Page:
Meanwhile, the ability to throw daggers constitutes attacking from afar.
Collision detection is spot on, and as such players will rarely feel
cheated when they die, save for one or two “no escape” situations when
facing multiple enemies. Just don't mention the near-invincible red
dragon, the scourge of many a Moonstone gamer over the years…

As touched upon previously, the rich game world of Moonstone complements
its arcade action with a number of RPG elements. Along with a varying
selection of spoils, victories on the battlefield also bring much-needed
experience points that can then be invested into increasing a knight's
endurance, constitution or strength levels. But beware: as your quest
knight gains in ability, his monstrous opponents attack in ever higher
numbers! (This kinda defeats the whole object of becoming tougher
methinks, but when combat is this much fun who cares? More bad guys to
butcher I say!)

Between bouts of butchery, quest knights can take time out to journey to
the settlements of Highwood and Waterdeep. There they can engage in a
little gambling, trade items and battle equipment with merchants, buy
wards and charms from the High Temple or pay a visit to either a healer or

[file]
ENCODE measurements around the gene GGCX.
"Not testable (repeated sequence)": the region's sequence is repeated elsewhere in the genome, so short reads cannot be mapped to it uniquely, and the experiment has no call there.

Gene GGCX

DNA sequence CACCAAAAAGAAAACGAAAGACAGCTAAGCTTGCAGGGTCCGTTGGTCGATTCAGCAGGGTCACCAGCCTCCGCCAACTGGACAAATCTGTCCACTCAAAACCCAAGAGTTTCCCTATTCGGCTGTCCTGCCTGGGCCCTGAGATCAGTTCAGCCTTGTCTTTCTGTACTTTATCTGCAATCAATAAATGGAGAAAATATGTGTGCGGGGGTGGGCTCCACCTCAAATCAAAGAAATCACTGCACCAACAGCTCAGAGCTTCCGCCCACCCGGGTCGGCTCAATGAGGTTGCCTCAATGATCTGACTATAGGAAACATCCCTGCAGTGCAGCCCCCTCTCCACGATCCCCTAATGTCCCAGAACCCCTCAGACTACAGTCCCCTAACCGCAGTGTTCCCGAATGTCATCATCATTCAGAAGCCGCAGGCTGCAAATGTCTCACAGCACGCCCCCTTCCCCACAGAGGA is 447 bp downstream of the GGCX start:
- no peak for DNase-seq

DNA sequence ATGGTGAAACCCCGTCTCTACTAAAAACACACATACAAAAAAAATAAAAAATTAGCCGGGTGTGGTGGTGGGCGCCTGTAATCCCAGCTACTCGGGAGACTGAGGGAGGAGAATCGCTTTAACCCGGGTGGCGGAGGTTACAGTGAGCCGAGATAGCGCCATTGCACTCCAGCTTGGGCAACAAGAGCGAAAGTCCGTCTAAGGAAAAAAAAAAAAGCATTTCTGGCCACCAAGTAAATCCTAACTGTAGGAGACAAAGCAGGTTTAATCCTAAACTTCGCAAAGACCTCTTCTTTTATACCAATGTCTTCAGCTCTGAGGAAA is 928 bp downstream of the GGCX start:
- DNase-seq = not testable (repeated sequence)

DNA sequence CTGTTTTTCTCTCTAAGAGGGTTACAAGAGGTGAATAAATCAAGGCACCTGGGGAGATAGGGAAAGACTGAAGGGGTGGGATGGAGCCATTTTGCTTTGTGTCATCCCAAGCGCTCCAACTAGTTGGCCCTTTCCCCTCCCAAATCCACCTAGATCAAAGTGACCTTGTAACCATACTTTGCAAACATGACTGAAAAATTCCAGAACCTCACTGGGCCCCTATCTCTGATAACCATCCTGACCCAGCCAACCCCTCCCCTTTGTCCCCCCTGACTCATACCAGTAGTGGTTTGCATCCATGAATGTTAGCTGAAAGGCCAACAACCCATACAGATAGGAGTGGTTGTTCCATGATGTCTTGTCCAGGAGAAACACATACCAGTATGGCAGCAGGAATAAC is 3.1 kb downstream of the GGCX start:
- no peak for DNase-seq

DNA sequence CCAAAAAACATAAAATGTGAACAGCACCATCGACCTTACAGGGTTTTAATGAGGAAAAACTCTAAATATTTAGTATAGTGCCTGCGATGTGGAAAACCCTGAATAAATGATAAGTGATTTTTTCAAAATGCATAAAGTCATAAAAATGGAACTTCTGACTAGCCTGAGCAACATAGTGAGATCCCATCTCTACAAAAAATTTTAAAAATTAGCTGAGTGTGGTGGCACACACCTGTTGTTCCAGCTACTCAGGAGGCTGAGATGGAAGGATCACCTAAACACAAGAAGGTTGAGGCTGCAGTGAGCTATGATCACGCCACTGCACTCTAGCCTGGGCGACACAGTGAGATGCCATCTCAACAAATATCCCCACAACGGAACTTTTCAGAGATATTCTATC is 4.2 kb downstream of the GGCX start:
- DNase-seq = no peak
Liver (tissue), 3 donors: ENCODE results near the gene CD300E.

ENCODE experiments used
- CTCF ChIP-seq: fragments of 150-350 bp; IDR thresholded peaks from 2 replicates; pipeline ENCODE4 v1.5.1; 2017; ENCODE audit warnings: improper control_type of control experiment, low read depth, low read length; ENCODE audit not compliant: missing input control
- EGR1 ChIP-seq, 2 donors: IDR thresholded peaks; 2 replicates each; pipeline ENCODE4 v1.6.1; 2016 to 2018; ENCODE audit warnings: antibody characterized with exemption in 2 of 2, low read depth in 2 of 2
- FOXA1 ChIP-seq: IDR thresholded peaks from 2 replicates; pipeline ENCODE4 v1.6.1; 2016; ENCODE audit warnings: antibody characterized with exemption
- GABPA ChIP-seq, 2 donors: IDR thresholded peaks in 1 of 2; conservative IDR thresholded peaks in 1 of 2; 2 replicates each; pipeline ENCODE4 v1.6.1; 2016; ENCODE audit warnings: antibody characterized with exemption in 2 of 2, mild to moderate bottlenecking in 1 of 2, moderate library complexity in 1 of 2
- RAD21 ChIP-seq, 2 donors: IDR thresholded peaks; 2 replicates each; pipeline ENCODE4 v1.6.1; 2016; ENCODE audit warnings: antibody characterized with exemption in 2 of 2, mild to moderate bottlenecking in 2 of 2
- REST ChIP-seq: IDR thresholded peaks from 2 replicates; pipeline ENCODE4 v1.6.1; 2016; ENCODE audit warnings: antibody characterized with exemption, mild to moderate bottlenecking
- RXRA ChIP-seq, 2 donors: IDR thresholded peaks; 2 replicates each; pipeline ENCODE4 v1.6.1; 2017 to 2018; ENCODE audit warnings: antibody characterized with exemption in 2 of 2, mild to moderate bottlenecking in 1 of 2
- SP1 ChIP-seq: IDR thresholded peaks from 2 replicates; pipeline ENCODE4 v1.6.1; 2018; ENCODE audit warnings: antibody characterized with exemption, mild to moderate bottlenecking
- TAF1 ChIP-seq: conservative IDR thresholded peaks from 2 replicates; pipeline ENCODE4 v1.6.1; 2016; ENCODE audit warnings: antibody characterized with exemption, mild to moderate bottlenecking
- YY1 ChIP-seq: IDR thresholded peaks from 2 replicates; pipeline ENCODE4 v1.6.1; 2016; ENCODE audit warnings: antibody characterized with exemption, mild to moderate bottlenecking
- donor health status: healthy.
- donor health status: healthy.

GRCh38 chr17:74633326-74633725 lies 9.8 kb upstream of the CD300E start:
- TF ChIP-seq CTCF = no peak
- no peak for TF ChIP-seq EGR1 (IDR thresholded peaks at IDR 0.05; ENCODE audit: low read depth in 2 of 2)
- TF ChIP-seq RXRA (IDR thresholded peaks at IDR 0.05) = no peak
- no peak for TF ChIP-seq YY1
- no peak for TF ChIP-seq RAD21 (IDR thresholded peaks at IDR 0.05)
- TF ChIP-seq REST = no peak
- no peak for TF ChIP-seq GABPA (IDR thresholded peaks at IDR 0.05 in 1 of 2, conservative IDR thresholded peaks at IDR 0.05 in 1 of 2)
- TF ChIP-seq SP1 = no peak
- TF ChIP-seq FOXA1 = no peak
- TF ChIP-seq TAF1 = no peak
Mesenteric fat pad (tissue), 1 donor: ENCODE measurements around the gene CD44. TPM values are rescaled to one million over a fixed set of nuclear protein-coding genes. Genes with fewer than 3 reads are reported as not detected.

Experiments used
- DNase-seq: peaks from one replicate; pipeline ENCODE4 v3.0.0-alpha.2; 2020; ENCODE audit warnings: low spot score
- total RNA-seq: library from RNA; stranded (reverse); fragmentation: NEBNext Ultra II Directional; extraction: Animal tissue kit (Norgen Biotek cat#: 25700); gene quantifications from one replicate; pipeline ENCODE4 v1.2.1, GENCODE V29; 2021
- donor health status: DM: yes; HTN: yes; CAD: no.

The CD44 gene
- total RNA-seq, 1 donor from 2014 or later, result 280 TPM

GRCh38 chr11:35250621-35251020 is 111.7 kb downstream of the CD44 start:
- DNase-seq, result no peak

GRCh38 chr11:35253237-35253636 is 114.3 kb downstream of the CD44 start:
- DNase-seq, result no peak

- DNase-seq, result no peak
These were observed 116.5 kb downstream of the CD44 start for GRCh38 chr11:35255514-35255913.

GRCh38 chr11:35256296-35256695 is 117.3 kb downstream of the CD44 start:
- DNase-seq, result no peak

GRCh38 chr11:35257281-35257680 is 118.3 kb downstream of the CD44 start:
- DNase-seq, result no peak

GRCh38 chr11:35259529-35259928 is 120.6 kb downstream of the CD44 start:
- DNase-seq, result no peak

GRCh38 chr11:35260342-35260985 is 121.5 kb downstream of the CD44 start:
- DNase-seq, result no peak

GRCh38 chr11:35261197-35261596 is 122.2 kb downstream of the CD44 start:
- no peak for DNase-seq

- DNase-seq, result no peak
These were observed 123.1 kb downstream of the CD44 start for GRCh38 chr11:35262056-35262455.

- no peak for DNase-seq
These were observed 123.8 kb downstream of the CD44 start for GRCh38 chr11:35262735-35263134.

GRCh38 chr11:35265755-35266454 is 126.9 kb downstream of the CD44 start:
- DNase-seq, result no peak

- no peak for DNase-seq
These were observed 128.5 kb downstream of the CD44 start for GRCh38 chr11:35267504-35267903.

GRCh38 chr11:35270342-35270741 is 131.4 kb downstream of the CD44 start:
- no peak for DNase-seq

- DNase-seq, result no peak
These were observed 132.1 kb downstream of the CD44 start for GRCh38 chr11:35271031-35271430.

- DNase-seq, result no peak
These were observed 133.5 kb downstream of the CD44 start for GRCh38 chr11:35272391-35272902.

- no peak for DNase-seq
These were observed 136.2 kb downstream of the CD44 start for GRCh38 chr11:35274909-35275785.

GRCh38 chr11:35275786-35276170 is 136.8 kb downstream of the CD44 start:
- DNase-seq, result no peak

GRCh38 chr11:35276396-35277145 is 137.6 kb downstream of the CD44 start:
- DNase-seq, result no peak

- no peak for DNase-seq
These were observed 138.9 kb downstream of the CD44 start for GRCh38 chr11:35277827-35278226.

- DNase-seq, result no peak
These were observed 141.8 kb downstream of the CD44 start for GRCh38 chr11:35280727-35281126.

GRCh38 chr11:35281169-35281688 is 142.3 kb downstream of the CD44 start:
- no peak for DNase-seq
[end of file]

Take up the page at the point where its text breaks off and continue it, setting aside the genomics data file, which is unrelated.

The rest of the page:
the clairvoyant, Mythral the Mystic. Opportunities also exist to visit
Math the Wizard for guidance or even seek assistance from the Gods
themselves at Stonehenge, but I always preferred to get on with the
business of killing!

For those nostalgic gamers amongst you, who have become jaded with today's
generic textures and instead hanker for the days of painstakingly
hand-drawn, sumptuous 2D visuals, Moonstone will certainly not disappoint.
For a title released in 1991, stunning near-cartoon quality introductory
and ending sequences of the game frame the exciting tale perfectly. The
world map is similarly rich and well animated, with a host of diverse
locales to visit between the numerous battle grounds.

Combat graphics are mouth-watering; well-animated and bursting with life
and character. Yet, after a few minutes of playing, Moonstone’s true
legacy in the gaming world becomes only too apparent: gore. Mindscape's
effort was a true pioneer in this respect, with the battlefield resembling
a charnel-house when you had finishing hacking and slashing your way
through seemingly unending legions of cannon-fodder. Limbs fly and the
blood flows in rivers, and, in a great touch, corpses do not disappear
when slain like in some contemporary titles. In Moonstone they just keep
piling up, and the effect is truly something to behold. As testament to